Vidaai is a moving event that marks the end of a wedding. It is an integral part of the wedding ceremony for the bride to walk out the door with tears in her eyes and throw five handfuls of rice on her head to reflect wealth and prosperity. As she drives away, the bride’s brothers and cousins push the car so that the brothers can help her start a new life with her husband. It symbolizes helping. After the car starts, money is thrown in the street to cast off or ward off evil spirits. This post-wedding event goes by different names in different parts of the state, but it’s an important ceremony everywhere.
This post-wedding ceremony is basically a way of introducing the bride to the groom’s community. There is no set ritual to follow at this event. In fact, the ceremony is full of dance, music and a big feast.
Commonly called the Aashirvaad ceremony, this highly emotional event is celebrated to ask for blessings from elderly family members and other well-wishers. During this ceremony, the bride’s family and relatives and friends visit the groom’s mansion and present the newlywed couple with candies and fruits along with gold/silver/diamond jewellery, while the couple touches their feet. In some regions, the Asirwad ceremony takes place a few days before the wedding celebration, signifying the confirmation of the bride and groom’s new relationship. The doors of the bride and groom’s mansion are decorated with rows of mango leaves that are said to last for a year after the wedding. The groom’s family gives the bride a sari, and in return the bride’s parents give various grooms rings and watches.
Dwar Rokai Ceremony
This joyous ceremony is mostly seen at North Indian weddings. When the newlyweds arrive at the groom’s residence and confront the couple by not allowing his sisters to enter the house, the Dwar Rokai ceremony is performed. Or you will be asked to present a valuable gift. Often this is a joyous ceremony with very friendly discussions between brothers and sisters.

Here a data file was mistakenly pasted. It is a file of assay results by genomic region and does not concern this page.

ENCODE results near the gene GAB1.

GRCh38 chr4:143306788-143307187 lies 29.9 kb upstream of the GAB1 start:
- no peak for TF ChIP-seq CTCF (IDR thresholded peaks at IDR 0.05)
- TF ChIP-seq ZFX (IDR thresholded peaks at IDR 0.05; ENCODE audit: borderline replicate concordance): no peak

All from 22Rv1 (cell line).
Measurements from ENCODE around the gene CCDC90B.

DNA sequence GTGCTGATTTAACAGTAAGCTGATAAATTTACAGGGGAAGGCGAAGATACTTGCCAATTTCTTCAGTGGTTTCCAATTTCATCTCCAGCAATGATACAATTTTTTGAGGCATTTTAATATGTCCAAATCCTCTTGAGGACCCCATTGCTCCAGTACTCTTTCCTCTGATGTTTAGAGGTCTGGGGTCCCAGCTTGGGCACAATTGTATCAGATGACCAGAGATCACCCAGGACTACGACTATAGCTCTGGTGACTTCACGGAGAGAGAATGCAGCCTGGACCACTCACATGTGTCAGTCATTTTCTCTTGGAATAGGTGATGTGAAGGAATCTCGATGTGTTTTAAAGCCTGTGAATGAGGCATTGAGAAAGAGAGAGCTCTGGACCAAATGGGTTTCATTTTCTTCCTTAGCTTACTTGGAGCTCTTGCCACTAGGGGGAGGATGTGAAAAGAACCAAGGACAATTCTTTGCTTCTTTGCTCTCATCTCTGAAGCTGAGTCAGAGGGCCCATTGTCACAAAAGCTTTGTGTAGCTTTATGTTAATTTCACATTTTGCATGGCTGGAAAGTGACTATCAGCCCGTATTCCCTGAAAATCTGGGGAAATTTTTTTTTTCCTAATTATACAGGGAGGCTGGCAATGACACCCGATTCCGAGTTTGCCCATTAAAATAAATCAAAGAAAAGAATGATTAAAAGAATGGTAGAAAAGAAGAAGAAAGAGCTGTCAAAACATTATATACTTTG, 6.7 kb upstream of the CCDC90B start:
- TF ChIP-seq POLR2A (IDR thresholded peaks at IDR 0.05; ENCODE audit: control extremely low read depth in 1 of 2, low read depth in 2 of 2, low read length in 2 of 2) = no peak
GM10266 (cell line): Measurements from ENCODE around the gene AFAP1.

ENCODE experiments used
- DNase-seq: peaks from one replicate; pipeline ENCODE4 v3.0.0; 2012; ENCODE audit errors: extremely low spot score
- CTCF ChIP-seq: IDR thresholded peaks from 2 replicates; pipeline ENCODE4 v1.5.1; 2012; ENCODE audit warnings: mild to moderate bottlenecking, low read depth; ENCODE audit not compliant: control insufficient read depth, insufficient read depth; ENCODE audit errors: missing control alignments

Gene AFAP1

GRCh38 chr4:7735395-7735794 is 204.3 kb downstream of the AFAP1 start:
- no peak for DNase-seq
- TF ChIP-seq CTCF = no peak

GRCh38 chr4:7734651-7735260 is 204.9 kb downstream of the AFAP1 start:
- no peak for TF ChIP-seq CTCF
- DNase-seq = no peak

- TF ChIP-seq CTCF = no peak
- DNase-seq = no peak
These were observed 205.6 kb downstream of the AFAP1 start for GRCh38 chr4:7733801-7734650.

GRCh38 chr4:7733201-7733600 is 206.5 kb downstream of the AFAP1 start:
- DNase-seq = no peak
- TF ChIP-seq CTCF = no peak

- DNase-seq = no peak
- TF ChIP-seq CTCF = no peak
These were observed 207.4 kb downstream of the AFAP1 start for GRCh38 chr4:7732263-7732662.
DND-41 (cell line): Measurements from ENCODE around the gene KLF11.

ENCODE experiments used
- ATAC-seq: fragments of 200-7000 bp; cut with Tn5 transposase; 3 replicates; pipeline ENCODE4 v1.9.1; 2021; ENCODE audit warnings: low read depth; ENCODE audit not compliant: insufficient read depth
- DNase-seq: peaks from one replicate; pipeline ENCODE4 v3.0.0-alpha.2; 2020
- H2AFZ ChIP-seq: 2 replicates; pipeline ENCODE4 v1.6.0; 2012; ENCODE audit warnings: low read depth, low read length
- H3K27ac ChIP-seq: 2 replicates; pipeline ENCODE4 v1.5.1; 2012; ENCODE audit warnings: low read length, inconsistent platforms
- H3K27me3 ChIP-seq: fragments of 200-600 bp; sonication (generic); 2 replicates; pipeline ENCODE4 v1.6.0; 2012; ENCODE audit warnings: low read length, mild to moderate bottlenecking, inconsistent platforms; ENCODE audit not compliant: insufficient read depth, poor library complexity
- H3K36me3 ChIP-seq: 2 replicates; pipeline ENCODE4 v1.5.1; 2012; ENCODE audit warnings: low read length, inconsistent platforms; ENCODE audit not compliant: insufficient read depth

Griha Pravesh Ceremony
The Dwar Rokai ceremony is followed by the Griha Pravesh ceremony. New brides are welcomed in the traditional Indian way during this important ceremony. She is first asked to enter the house by sliding a glass/kalash with rice under the toe of her right foot. In some places in India, the bride is asked to say her husband’s name at the entrance before entering the house.
Mooh Dikhai Ceremony
Mooh Dikhai is an important post-marriage ceremony in Hinduism. It is basically held to introduce the bride to the groom’s family. A woman reveals her bride’s face and showers her with gifts, especially her mother-in-law, who presents her bride with gifts as a sign of her welcome.
Pag Phera Ceremony
Pag Phera is also observed as an important Hindu post-marriage ritual. In this ceremony, the bride is taken from her in-laws home by her brothers, where she stays for almost three days. When the ceremony is over, her groom comes to her house, asks her parents for their blessings, and takes her bride home. The bride’s family offers gifts to her daughter and son-in-law. The girls are believed to be the form of Goddess Lakshmi, so brides go home to ensure the prosperity of their parents.